Wednesday, August 17, 2011

Bear River

I've been communicating with Brian Kozminski throughout this trash contest, and he's provided me with some great information and some inspiring reports on the work he and his TU chapter have done in Michigan. If you don't know Brian, he is the president of the Miller-Van Winkle chapter of Trout Unlimited. He has been especially active in efforts to benefit Bear River, and I asked him to give me a little background on that waterway. Here is what he replied with:
The Bear River is a unique resource that links Charlevoix and Emmet Counties. The Bear River starts at Walloon Lake and runs east, then north, flowing into Little Traverse Bay in Petoskey. The quality of the Bear River depends upon the integrity of the tributaries flowing into it. In addition to its main tributaries, Haymarsh Creek and Spring Brook, there are several smaller unnamed springs and streams that provide cold water to the Bear River and its extensive wetland system. The Bear flows through farmland and wetland that provide habitat for deer, bear, bobcat, and other wildlife. The Bear's last mile contains the steepest drop of any river in Michigan's lower peninsula (approximately 75 feet). The Bear's watershed provides excellent recreational opportunities for hunting, hiking, fishing, canoeing, birdwatching, and exploring.

Many of the Bear's water quality and habitat problems started over 150 years ago. The Bear was considered a "working river" and its resources generated substantial economic wealth and greatly contributed to the establishment of Petoskey. The Bear's watershed provided rich fish and game resources and valuable timber. Over time, seven dams were built on the Bear to float logs to Lake Michigan, power mills, or generate electricity. As evidenced by the results of a recent river cleanup, the Bear was also seen as a cheap place to dump refuse.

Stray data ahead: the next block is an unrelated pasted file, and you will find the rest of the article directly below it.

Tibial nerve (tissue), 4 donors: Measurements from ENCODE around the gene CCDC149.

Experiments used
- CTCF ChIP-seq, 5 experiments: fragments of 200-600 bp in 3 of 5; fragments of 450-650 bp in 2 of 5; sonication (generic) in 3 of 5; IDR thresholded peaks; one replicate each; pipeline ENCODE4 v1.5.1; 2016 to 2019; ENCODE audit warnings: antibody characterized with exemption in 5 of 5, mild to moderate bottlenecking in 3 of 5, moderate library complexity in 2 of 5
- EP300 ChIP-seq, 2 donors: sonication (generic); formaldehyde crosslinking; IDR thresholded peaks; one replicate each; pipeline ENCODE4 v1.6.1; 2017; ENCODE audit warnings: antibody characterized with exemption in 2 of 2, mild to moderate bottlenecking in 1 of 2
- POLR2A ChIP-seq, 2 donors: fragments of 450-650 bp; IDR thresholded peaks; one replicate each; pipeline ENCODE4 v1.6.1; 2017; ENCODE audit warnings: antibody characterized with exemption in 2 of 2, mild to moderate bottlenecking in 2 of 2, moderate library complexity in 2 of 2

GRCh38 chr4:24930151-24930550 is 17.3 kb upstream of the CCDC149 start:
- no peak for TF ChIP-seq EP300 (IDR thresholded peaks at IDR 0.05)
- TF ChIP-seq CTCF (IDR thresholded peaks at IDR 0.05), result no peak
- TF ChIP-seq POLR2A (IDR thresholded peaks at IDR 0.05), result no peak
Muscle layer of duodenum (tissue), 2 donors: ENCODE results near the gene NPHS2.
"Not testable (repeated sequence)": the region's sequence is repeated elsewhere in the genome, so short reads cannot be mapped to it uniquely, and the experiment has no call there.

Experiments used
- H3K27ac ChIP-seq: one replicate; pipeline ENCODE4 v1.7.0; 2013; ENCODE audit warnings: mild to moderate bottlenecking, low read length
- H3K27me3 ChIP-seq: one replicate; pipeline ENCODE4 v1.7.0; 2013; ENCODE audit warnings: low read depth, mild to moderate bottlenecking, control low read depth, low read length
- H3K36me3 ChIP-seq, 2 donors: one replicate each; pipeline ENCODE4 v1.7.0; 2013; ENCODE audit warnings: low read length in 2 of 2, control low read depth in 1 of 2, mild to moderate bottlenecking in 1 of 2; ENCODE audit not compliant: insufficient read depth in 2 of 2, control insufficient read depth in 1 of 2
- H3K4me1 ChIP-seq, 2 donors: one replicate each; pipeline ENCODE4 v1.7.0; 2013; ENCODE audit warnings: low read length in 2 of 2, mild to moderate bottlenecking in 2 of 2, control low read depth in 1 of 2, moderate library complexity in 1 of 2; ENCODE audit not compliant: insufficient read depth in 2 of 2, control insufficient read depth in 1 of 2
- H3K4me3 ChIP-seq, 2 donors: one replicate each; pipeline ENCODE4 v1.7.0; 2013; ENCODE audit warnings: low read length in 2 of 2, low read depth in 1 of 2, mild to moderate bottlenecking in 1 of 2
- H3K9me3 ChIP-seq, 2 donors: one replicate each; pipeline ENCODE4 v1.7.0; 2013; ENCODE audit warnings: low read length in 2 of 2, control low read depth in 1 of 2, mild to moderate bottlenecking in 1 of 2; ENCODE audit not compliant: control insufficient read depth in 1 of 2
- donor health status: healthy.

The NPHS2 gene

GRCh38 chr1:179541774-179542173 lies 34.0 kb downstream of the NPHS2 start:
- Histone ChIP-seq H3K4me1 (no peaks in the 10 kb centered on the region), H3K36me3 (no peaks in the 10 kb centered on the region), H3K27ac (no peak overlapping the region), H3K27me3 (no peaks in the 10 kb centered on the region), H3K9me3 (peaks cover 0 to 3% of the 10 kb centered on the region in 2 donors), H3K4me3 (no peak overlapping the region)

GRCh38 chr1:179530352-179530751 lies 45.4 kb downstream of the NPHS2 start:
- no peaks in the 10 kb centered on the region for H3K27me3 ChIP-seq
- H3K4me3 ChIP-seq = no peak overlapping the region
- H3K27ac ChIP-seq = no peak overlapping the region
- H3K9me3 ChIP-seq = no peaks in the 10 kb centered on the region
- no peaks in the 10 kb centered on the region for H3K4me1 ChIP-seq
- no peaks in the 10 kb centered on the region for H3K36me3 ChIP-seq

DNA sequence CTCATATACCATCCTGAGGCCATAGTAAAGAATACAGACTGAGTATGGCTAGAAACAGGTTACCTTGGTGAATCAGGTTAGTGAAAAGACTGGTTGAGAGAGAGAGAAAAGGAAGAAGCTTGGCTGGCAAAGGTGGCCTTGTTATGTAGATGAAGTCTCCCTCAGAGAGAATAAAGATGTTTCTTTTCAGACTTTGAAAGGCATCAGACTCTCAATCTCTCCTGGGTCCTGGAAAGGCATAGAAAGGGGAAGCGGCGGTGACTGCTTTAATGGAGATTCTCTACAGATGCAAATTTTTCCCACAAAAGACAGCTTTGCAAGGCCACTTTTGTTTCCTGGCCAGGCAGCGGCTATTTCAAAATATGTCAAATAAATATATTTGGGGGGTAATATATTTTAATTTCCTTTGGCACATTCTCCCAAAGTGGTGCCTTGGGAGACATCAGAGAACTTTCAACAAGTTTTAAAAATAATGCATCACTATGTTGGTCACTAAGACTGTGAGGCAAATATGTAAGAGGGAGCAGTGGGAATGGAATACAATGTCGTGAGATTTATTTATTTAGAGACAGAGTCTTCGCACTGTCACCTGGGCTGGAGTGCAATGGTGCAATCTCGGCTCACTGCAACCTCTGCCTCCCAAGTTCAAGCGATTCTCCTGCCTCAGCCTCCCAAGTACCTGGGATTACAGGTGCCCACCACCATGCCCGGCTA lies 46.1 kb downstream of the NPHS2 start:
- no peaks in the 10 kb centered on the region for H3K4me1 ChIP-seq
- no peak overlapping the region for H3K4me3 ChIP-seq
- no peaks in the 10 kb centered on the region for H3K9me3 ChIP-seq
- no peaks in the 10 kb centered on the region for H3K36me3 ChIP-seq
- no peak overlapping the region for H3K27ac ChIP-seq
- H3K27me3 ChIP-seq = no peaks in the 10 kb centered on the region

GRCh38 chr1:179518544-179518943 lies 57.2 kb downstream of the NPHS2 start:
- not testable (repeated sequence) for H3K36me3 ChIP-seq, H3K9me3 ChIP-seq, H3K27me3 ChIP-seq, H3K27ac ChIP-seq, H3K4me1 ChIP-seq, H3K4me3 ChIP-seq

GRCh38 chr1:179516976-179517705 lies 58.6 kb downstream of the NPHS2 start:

Today, numerous erosion sites along the Bear River, Spring Brook, and Haymarsh Creek degrade water quality and fish habitat. Past abuses are evident in the excessive sand bed loading and widened stream channel. Beaver dams and areas where shoreline vegetation have been removed cause warming. Trash and debris defile the beauty of the river. Changes to the watershed have increased the amount of polluted stormwater runoff. An old dump along the shore has recently been exposed as a result of shoreline erosion. Because rivers carry their illnesses with them, these ailments are transferred to Petoskey's Harbor and Little Traverse Bay.

Local Support of the Bear River
Founded in 1979, the Watershed Council has a long history of working on individual projects in the Bear River watershed, including assistance to landowners regarding shoreline erosion control and wildlife habitat enhancement, review and comment on wetland permits, identification of potentially restorable wetlands in the watershed, review and comment on planning and zoning decisions, beaver control and management, water quality sampling, adopt-a-stream programs, aquatic field trips, assistance with educational interpretation by NCMC, and numerous educational presentations and programs.

In 1999, the Watershed Council initiated a project called "Healing the Bear." The goal of this project is to restore the Bear River watershed to a high quality river ecosystem through a community-based watershed approach. By fixing problem erosion sites, enhancing fish and wildlife habitat, protecting water quality, and planning for future watershed activities, the ecological integrity and recreational opportunities of the Bear will be more fully realized. Elements of "Healing the Bear" are funded by the Petoskey-Harbor Springs Community Foundation, the Charlevoix County Community Foundation, and the Conservation Resource Alliance.

1 comment:

  1. That looks like a beautiful river and I applaud those who work to save them.